• sda1 primary 82 MB type FD (Linux RAID), bootable – this will be the RAID-1 /boot partition of six drives (ext3)
  • sda2 primary 404 MB type FD – this will be the swap partion on RAID-10 and LVM
  • sda3 primary 82 GB type FD – this will be the OS partition on RAID-10 and XFS

sfdisk -d /dev/sda | sfdisk /dev/sdb

sfdisk -d /dev/sda | sfdisk /dev/sdc

sfdisk -d /dev/sda | sfdisk /dev/sdd

sfdisk -d /dev/sda | sfdisk /dev/sde

sfdisk -d /dev/sda | sfdisk /dev/sdf

REBOOT (power cycle), run Live CD again, same apps opened:

sudo -i
apt-get install mdadm lvm2 (the live CD does not get RAID and LVM on its own – so install them)

RAID-1 and RAID-10 (all active, no spares):
Link =

  • boot partition: mdadm -v -C /dev/md0 -c 256 -n 6 -l 1 /dev/sd[abcdef]1 – RAID1 so LILO can boot it, all drives for max redundancy.
  • swap partition: mdadm -v -C /dev/md1 -c 256 -n 6 -l 10 -p f6 /dev/sd[abcdef]2
  • os partition: mdadm -v -C /dev/md2 -c 256 -n 6 -l 10 -p f2 /dev/sd[abcdef]3

cat /proc/mdstats to see RAID sets:

md2 : active raid10 sda3[0] sdf3[5] sde3[4] sdd3[3] sdc3[2] sdb3[1]
239817216 blocks 256K chunks 2 far-copies [6/6] [UUUUUU]
[=================>…] resync = 86.1% (206697408/239817216) finish=12.6min speed=43546K/sec

md1 : active raid10 sda2[0] sdf2[5] sde2[4] sdd2[3] sdc2[2] sdb2[1]
393472 blocks 6 near-copies [6/6] [UUUUUU]

md0 : active raid10 sda1[0] sdf1[5] sde1[4] sdd1[3] sdc1[2] sdb1[1]
79872 blocks 256K chunks 6 far-copies [6/6] [UUUUUU]

unused devices:

Next, set up LVM:
Link =

Physical Volumes:

  • pvcreate /dev/md0
  • pvcreate /dev/md1
  • pvcreate /dev/md2

Volume Groups:
create, with useful names:

  • vgcreate boot-vg /dev/md0
  • vgcreate swap-vg /dev/md1
  • vgcreate os-vg /dev/md2


  • vgchange -a y boot-vg
  • vgchange -a y swap-vg
  • vgchange -a y os-vg

pvdisplay and pvscan to see physical volumes:

PV /dev/md2 VG os-vg lvm2 [228.71 GB / 4.00 MB free]
PV /dev/md1 VG swap-vg lvm2 [384.00 MB / 0 free]
PV /dev/md0 VG boot-vg lvm2 [76.00 MB / 0 free]
Total: 3 [229.16 GB] / in use: 3 [229.16 GB] / in no VG: 0 [0 ]

vgdisplay and vgscan to see volume groups:

Reading all physical volumes. This may take a while…
Found volume group “os-vg” using metadata type lvm2
Found volume group “swap-vg” using metadata type lvm2
Found volume group “boot-vg” using metadata type lvm2

Logical Volumes, create with useful names:

  • lvcreate -L 76M -n boot-lv boot-vg
  • lvcreate -L 384M -n swap-lv swap-vg
  • lvcreate -L 10G -n root-lv os-vg
  • lvcreate -L 2G -n var-lv os-vg
  • lvcreate -L 3G -n temp-lv os-vg
  • lvcreate -L 213.7G -n home-lv os-vg

lvdisplay and lvscan to see logical volumes:

ACTIVE ‘/dev/os-vg/root-lv’ [10.00 GB] inherit
ACTIVE ‘/dev/os-vg/var-lv’ [2.00 GB] inherit
ACTIVE ‘/dev/os-vg/temp-lv’ [3.00 GB] inherit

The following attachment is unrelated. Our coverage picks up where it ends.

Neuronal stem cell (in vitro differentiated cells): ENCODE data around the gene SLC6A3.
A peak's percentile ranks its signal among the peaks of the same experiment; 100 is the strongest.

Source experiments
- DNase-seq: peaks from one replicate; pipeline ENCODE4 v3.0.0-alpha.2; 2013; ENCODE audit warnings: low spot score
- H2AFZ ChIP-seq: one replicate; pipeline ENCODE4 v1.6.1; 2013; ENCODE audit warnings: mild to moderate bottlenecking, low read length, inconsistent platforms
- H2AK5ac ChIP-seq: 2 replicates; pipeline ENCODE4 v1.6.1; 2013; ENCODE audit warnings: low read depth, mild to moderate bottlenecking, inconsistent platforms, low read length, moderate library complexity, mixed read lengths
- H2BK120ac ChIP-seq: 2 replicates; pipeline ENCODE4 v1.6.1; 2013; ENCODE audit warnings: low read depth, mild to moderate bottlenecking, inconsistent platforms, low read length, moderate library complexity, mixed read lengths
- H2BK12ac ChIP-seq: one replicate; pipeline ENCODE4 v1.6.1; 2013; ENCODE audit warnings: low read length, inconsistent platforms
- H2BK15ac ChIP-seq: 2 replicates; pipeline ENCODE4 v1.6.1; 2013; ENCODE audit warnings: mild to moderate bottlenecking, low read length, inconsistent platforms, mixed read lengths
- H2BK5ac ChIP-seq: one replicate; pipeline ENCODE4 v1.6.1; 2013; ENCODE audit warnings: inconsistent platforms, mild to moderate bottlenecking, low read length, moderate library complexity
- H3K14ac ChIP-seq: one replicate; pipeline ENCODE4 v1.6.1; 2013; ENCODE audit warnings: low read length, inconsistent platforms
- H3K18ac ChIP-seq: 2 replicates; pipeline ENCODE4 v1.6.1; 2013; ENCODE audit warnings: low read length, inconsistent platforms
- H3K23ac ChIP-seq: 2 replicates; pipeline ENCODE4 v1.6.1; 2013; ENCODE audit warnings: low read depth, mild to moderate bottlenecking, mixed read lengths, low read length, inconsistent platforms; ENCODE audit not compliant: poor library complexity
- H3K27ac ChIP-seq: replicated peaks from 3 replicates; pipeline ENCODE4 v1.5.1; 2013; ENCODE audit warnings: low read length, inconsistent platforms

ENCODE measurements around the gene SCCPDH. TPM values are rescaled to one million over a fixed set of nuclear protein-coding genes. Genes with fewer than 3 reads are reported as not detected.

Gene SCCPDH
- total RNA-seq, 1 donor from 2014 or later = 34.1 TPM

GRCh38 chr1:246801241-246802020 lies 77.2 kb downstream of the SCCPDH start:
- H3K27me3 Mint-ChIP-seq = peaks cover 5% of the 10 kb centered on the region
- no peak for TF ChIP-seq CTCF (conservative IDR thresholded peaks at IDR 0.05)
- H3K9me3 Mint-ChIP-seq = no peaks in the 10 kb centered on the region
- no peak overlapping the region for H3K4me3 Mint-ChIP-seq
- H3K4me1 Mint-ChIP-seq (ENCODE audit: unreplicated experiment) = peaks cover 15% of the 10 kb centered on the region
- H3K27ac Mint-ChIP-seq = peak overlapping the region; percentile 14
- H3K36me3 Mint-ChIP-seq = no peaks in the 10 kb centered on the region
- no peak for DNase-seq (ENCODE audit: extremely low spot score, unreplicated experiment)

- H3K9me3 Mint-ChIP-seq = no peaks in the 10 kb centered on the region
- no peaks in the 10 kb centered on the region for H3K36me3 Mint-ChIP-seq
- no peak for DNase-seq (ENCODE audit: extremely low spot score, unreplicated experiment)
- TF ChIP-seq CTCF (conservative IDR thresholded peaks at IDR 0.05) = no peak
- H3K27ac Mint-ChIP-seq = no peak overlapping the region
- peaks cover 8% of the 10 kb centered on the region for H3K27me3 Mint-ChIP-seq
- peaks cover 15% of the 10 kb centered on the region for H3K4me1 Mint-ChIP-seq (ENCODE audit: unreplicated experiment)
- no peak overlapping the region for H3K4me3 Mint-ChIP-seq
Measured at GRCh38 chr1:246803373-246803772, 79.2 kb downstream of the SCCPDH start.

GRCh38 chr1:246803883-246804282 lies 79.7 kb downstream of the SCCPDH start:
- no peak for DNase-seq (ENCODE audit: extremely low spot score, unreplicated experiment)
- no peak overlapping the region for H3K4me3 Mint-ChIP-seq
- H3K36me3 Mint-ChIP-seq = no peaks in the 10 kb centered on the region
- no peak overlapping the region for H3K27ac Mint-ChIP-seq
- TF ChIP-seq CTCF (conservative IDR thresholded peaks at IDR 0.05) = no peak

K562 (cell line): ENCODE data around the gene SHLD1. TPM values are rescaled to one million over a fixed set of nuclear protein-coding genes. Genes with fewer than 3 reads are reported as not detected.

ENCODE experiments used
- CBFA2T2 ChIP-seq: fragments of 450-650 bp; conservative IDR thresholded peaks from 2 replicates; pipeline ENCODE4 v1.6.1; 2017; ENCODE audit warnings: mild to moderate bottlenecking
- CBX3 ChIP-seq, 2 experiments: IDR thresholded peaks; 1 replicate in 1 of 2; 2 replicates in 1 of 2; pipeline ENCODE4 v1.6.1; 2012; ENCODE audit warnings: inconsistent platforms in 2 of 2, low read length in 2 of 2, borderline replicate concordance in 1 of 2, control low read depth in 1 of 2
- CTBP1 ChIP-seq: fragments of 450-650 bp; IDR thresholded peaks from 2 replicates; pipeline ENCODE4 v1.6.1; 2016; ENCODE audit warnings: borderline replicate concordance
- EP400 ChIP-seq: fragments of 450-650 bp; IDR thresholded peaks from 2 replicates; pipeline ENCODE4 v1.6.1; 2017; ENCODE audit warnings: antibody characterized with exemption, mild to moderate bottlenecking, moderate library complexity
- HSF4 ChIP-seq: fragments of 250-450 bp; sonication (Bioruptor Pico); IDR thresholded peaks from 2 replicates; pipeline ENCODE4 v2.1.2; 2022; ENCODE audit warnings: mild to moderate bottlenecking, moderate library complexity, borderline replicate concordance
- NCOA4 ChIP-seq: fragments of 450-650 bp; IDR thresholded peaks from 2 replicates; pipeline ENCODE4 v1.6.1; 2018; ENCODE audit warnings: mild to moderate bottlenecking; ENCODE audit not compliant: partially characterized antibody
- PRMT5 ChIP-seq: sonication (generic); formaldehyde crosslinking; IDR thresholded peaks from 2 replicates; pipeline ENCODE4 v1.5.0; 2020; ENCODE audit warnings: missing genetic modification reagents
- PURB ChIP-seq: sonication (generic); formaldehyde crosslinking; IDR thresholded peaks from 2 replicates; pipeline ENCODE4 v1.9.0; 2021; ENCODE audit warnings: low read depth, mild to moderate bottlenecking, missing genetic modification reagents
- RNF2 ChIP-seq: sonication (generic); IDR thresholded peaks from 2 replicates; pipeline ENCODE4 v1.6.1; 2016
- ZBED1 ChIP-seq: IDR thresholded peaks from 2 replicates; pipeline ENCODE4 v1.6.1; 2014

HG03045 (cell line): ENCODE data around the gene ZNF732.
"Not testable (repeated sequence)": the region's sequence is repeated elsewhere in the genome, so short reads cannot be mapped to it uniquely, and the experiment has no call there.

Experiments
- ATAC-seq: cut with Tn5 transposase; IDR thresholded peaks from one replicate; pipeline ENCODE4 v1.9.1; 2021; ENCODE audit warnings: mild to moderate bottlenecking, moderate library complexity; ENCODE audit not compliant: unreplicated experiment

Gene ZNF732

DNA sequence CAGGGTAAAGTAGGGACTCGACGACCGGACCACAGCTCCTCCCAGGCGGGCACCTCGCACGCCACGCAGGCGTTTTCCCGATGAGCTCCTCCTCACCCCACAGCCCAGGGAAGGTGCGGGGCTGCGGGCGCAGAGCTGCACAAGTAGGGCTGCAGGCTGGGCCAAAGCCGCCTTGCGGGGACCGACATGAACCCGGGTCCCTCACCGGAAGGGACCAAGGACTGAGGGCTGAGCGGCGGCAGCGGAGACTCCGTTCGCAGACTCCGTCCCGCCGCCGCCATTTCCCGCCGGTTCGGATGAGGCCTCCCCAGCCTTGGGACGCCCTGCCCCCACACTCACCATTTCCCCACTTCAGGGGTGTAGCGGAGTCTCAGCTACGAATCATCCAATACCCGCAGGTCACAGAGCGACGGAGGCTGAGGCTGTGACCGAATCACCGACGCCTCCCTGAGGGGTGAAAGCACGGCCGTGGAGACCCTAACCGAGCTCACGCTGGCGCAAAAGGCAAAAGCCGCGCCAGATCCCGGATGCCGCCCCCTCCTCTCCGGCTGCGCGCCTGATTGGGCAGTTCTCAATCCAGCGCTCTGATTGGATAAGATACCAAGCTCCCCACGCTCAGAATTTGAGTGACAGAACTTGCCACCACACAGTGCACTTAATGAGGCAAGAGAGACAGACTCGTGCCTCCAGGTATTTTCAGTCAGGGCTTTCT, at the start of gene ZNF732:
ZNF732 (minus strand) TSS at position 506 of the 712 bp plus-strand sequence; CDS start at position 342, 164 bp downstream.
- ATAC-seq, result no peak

ACTIVE ‘/dev/os-vg/home-lv’ [213.70 GB] inherit
ACTIVE ‘/dev/swap-vg/swap-lv’ [384.00 MB] inherit
ACTIVE ‘/dev/boot-vg/boot-lv’ [76.00 MB] inherit

So far, partitioning, RAID-10, and LVM are done. Format using swap, ext3 (boot) and XFS:

  • mkfs.ext3 /dev/boot-vg/boot-lv
  • mkswap /dev/swap-vg/swap-lv

XFS Links:

  • mkfs.xfs -f -d agcount=1 -i attr=2 -l lazy-count=1,size=128m,version=2 /dev/os-vg/root-lv
  • mkfs.xfs -f -d agcount=1 -i attr=2 -l lazy-count=1,size=128m,version=2 /dev/os-vg/var-lv
  • mkfs.xfs -f -d agcount=1 -i attr=2 -l lazy-count=1,size=128m,version=2 /dev/os-vg/temp-lv
  • mkfs.xfs -f -d agcount=1 -i attr=2 -l lazy-count=1,size=128m,version=2 /dev/os-vg/root-lv
  • mkfs.xfs -f -d agcount=1 -i attr=2 -l lazy-count=1,size=128m,version=2 /dev/os-vg/home-lv

df -h to see:

9.9G 4.1M 9.9G 1% /target
1.9G 4.1M 1.9G 1% /target/var
2.9G 4.1M 2.9G 1% /target/temp
214G 4.1M 214G 1% /target/home
74M 5.6M 65M 8% /target/boot

Install using the 64-bit Alternate Install CD for Kubuntu 9.04.  Use the ext3 partition for /boot, the XFS partitions for /, /var, /tmp, and /home, and use the swap partition.  Do not format anything  – it will then only demand to format the swap partition.  I hand-formated to get additional control over how XFS was formatted.

I always separate /home to survive any OS rebuilds I might have to do, or a distro change.  I also separate out /var (so if it fills up, it does not fill up the root space), and /tmp (VMware stores lots of stuff there when snapshotting virtual machines, so make the room).

It installed LILO with the large-memory option on /dev/md0, and reran LILO successfully.  There was some misinformation out there that LILO would boot from a RAID-10 volume.  Yeah, only if it looks exactly like a RAID-1 mirror.  Whoops.

Mount options for XFS I put into /etc/fstab after successfully booting:

-o noatime,nodiratime,logbsize=256k,logbufs=8

Conclusion:  Well, it hasn’t thrown up yet.  I guess that is good.  It seems plenty fast, but I have not really exercised it.  I do not think I will mess with the kernel for a while – I need it to be very stable while I am away, which is exactly when it is most likely to break.

Next, I will put VMware-Server 2 on it and install a 32-bit XP VM for my wife to use with her JNet TV streaming addiction.  I am assuming it won’t work with Firefox and Linux, but I will try that also, to be sure.  She switched to that after Pandora TV changed for the worse.

Should it all work out, I will putty her Windows settings over (bookmarks really), finish up her XP VM, and finally get around to fixing her Vista laptop with a prescription-case extra-strength dose of Xubuntu.

I can hardly wait.